3 civilian authorities have theirs. I was a refugee. No local community

4 would be -- would allow me to engage in any strategy, be it military or a

5 civilian one. My task and the task of my colleagues was to look after the

6 refugees, to look after the bare necessities for their survival. That was

7 all.

8 JUDGE ESER: I don't want to challenge your own function; that's

9 not the question. If you say you have not been involved in any military

10 decisions. Now, yesterday you testified that there was no chain of

11 command. Now, if you have not been involved in any military decisions,

12 how do you know that there was no chain of command?

13 A. I'm talking about the free territories around Tuzla and in Tuzla.

14 That's where people remained in their homes, and I'm not comparing that

15 with the occupied territories where ethnic cleansing had been carried out.

16 That's where there was nothing. Everybody could see that among the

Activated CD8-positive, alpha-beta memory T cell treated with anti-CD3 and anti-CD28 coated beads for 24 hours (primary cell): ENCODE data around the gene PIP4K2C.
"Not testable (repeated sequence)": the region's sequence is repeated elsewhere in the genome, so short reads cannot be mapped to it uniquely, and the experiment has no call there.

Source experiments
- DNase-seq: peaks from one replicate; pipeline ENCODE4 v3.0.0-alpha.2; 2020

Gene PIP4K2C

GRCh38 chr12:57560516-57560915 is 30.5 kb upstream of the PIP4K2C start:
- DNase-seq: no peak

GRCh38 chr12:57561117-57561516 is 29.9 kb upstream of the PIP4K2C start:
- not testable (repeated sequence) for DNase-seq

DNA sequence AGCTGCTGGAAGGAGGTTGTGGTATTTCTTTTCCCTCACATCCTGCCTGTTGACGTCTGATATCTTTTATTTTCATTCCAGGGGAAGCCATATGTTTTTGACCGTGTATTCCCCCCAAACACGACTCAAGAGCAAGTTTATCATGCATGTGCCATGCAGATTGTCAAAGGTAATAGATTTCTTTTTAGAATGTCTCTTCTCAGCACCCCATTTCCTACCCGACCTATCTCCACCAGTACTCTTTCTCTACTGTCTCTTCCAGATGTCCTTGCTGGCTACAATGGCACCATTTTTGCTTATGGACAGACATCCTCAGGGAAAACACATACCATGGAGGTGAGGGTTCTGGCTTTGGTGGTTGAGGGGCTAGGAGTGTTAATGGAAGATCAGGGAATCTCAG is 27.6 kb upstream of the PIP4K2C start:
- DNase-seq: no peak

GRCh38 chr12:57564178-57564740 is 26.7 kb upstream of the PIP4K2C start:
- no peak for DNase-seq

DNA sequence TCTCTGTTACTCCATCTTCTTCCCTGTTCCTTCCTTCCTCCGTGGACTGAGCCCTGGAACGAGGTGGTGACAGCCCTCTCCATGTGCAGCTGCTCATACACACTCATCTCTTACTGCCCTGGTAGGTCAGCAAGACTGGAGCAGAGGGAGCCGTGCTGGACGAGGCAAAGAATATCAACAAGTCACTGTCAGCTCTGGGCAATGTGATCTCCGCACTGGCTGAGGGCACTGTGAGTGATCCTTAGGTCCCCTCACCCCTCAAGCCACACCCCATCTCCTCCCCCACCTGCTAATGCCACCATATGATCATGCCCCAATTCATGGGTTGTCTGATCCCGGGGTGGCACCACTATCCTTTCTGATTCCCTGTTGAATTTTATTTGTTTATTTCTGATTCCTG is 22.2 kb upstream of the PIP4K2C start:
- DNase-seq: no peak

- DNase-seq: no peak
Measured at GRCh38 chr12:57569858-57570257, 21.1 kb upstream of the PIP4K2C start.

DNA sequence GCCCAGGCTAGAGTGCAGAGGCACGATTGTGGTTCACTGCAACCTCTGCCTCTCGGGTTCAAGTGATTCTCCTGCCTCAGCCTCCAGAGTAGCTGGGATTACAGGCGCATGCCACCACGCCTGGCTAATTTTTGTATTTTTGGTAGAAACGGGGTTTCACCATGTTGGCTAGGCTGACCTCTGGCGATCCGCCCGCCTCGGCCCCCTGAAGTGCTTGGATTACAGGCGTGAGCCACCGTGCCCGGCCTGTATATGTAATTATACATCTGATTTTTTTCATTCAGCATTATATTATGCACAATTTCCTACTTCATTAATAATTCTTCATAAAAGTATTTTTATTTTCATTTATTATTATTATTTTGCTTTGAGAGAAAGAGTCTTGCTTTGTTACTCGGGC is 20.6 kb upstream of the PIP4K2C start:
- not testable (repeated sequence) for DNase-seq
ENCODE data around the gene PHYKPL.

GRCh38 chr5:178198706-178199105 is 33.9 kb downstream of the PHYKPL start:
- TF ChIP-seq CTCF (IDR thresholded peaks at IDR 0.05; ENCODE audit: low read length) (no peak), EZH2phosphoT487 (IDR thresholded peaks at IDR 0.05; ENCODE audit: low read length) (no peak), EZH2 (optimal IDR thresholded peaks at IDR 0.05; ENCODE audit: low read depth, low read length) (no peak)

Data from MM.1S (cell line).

17 European and world monitors who toured the area. They, themselves, did

18 not have the freedom to move around freely. The international community

19 and the international --

20 JUDGE ESER: My question was with regard to the relationship

21 between different commanders in this area, whether there was a chain of

22 command. And do I recollect -- do I -- is it correct to say that you do

23 not have own knowledge with regard to this relationship?

24 A. Not in the territories of those municipalities where I was, let

25 alone in the territories which were enclaves. It was impossible to

Page 9375

1 establish any contacts and it was not within my purview to issue any

2 orders, because there was the military, they had their channels, and they

3 couldn't even use their own channels in some given periods. Nothing was

4 possible there.